How the Oak Foundation is Embracing Women-Driven Solutions in their Climate Strategy
Climate change is undoubtedly one of the most pressing issues of our time and threatens to undermine a range of internationally recognized human rights including the right to adequate food, the right to an adequate standard of living, the right to health, the right to housing, and the right to water. It is in this context that the field of “Climate Justice” has emerged with women at the center: not simply for the reason that they will disproportionately suffer the acute consequences of climate change, but because they are proactively advancing a rights-based approach to addressing the threats of a warming world across the globe.
For much of the last 15 years, Oak’s investment strategy on climate change has centered on the development of climate progressive policies aimed at curbing greenhouse gas emissions in different sectors like transportation, the energy industry, and in major carbon emitting countries like China, India, Brazil and the U.S.
But as a foundation, largely known for its work on social justice, the trustees increasingly recognized the importance of meeting the current and future needs of people most negatively affected by the impacts of climate change. Beginning 2014, the foundation formed a cross programme steering committee to develop a vision and a strategy for a more people-centered rights-based approach to climate change aligned with much of our work across the foundation.
From the vantage point of the Oak Foundation, Climate Justice basically recognizes that climate change has a disproportionate impact on certain key constituencies important to different programs and one of the main goals of the initiative was to bring greater attention to the plight of such communities – in particular youth, Indigenous Peoples and women.
Oak chose these constituents because they are both the most vulnerable to climate impacts and have the greatest ability to catalyze new and innovative thinking in terms of coping with impacts and creating solutions. In this sense it reflects a real shift from a charity-based model of giving to ‘victims of climate change’ to one that emphasizes agency and the belief that local communities, especially women, are best positioned to develop their own solutions to the problems they face.
Women have a long history of engaging in the international climate change negotiations and continue to have a big impact on infusing a gender lens at the UNFCCC. Leaders like Eleanor Blomstrom and Bridget Burns of the Women's Environment and Development Organization a key member of the global Gender and Women Constituency network which put forward 18 Key Demands at the recent Conference of Parties (COP 22) in Marrakesh in November 2016.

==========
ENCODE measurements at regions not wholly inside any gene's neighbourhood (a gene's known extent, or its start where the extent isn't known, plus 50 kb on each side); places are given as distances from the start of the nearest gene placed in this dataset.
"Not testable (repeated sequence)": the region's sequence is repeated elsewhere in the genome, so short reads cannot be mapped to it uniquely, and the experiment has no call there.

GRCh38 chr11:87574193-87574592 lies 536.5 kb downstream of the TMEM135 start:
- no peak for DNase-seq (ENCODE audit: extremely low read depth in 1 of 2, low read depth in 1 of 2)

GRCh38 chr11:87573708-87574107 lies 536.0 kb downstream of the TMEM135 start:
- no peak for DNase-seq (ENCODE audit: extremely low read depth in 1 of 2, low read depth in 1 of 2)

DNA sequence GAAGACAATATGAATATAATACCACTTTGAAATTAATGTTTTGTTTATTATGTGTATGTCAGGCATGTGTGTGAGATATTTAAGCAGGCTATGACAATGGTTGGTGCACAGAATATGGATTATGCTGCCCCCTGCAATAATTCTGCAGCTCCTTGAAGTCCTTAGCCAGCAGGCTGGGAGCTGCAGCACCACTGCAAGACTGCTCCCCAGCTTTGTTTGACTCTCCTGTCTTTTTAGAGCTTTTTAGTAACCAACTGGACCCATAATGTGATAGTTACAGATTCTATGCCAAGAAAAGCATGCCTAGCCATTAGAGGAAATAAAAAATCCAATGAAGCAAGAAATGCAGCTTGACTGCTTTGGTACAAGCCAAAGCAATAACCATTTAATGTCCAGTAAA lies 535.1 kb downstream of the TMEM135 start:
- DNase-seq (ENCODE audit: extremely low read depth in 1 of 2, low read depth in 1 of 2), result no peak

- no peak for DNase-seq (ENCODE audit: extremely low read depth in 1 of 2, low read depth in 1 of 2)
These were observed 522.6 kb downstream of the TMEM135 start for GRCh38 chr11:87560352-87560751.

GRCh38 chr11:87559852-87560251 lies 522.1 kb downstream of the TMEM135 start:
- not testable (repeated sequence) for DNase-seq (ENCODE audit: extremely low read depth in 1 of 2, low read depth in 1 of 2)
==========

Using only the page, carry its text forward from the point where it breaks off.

From a cross movement perspective, women are also at the center of advancing Indigenous Peoples rights and adaptation practices necessary to cope with a changing climate. In the lead up to Marrakesh Joan Carling, Chair of the Asian Indigenous Peoples Pact, helped organize a major gathering in Yangon, Myanmar of 32 indigenous women from eight countries across Asia to develop a set Asian Indigenous Women recommendations for climate change policy-makers. The recommendations build on share experiences; best practices and lessons learned on the impacts of climate change in their communities, and the importance of establishing specific mechanisms for the effective participation of indigenous women in monitoring, data collection, evaluation and reporting on climate change actions and interventions by state and other actors in areas of Indigenous Peoples lands and territories.
In 2016, Oak launched the Climate Justice Resilience Fund - a new collaborative funding mechanism to ensure the rights of women and other most impacted by climate change remain front and center. Oak is inspired to work with others to ensure we can grow the funds available and encourage you to reach out to the new fund director, Heather McGray to learn more.
Photo courtesy of Trocaire/Wikimedia Commons